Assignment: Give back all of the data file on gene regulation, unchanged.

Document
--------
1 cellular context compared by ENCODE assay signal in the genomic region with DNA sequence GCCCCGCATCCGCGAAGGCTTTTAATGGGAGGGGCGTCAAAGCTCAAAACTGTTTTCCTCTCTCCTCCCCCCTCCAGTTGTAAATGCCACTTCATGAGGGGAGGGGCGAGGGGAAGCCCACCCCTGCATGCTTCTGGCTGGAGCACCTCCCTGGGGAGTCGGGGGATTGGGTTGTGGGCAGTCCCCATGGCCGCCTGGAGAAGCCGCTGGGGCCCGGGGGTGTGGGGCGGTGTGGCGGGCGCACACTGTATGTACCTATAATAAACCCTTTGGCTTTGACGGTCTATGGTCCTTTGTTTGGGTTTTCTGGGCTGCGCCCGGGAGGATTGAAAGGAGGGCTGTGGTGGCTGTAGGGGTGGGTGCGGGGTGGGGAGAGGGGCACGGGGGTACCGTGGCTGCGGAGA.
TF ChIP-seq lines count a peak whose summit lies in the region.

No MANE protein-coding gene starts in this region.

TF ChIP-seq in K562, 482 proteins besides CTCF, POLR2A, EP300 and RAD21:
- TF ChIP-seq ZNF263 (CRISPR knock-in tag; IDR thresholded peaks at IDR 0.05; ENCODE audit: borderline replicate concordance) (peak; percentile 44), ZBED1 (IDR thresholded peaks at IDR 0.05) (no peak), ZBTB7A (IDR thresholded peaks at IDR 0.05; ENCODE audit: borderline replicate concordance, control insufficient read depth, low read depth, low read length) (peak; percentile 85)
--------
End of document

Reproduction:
1 cellular context compared by ENCODE assay signal in the genomic region with DNA sequence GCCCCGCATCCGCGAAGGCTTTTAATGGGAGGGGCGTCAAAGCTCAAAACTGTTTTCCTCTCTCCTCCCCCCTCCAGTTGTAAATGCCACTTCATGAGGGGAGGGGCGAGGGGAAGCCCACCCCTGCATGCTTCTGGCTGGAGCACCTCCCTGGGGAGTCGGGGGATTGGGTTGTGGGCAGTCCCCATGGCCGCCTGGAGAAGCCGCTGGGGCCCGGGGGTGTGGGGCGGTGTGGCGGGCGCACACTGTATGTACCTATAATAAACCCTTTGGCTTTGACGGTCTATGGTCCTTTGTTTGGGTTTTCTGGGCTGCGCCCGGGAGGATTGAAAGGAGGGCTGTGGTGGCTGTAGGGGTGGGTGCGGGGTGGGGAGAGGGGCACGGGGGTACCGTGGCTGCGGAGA.
TF ChIP-seq lines count a peak whose summit lies in the region.

No MANE protein-coding gene starts in this region.

TF ChIP-seq in K562, 482 proteins besides CTCF, POLR2A, EP300 and RAD21:
- TF ChIP-seq ZNF263 (CRISPR knock-in tag; IDR thresholded peaks at IDR 0.05; ENCODE audit: borderline replicate concordance) (peak; percentile 44), ZBED1 (IDR thresholded peaks at IDR 0.05) (no peak), ZBTB7A (IDR thresholded peaks at IDR 0.05; ENCODE audit: borderline replicate concordance, control insufficient read depth, low read depth, low read length) (peak; percentile 85)